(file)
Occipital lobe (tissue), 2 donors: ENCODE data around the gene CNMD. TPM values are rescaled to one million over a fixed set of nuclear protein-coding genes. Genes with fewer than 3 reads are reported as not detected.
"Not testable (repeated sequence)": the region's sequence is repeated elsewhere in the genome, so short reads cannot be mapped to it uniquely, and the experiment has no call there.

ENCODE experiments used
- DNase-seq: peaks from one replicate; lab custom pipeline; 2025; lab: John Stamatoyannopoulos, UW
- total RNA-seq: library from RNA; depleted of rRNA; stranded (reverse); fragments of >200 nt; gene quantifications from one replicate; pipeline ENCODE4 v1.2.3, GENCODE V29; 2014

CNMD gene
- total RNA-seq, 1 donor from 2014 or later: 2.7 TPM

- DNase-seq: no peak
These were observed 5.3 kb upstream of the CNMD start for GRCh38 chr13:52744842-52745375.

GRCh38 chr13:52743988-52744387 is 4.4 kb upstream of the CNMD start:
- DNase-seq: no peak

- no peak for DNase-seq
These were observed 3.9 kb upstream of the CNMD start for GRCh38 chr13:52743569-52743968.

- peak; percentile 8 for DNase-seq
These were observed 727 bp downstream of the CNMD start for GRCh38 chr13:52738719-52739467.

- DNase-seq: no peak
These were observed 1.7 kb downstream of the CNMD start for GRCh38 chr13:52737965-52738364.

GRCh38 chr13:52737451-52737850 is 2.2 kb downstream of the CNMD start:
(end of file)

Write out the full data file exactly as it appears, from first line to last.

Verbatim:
Occipital lobe (tissue), 2 donors: ENCODE data around the gene CNMD. TPM values are rescaled to one million over a fixed set of nuclear protein-coding genes. Genes with fewer than 3 reads are reported as not detected.
"Not testable (repeated sequence)": the region's sequence is repeated elsewhere in the genome, so short reads cannot be mapped to it uniquely, and the experiment has no call there.

ENCODE experiments used
- DNase-seq: peaks from one replicate; lab custom pipeline; 2025; lab: John Stamatoyannopoulos, UW
- total RNA-seq: library from RNA; depleted of rRNA; stranded (reverse); fragments of >200 nt; gene quantifications from one replicate; pipeline ENCODE4 v1.2.3, GENCODE V29; 2014

CNMD gene
- total RNA-seq, 1 donor from 2014 or later: 2.7 TPM

- DNase-seq: no peak
These were observed 5.3 kb upstream of the CNMD start for GRCh38 chr13:52744842-52745375.

GRCh38 chr13:52743988-52744387 is 4.4 kb upstream of the CNMD start:
- DNase-seq: no peak

- no peak for DNase-seq
These were observed 3.9 kb upstream of the CNMD start for GRCh38 chr13:52743569-52743968.

- peak; percentile 8 for DNase-seq
These were observed 727 bp downstream of the CNMD start for GRCh38 chr13:52738719-52739467.

- DNase-seq: no peak
These were observed 1.7 kb downstream of the CNMD start for GRCh38 chr13:52737965-52738364.

GRCh38 chr13:52737451-52737850 is 2.2 kb downstream of the CNMD start: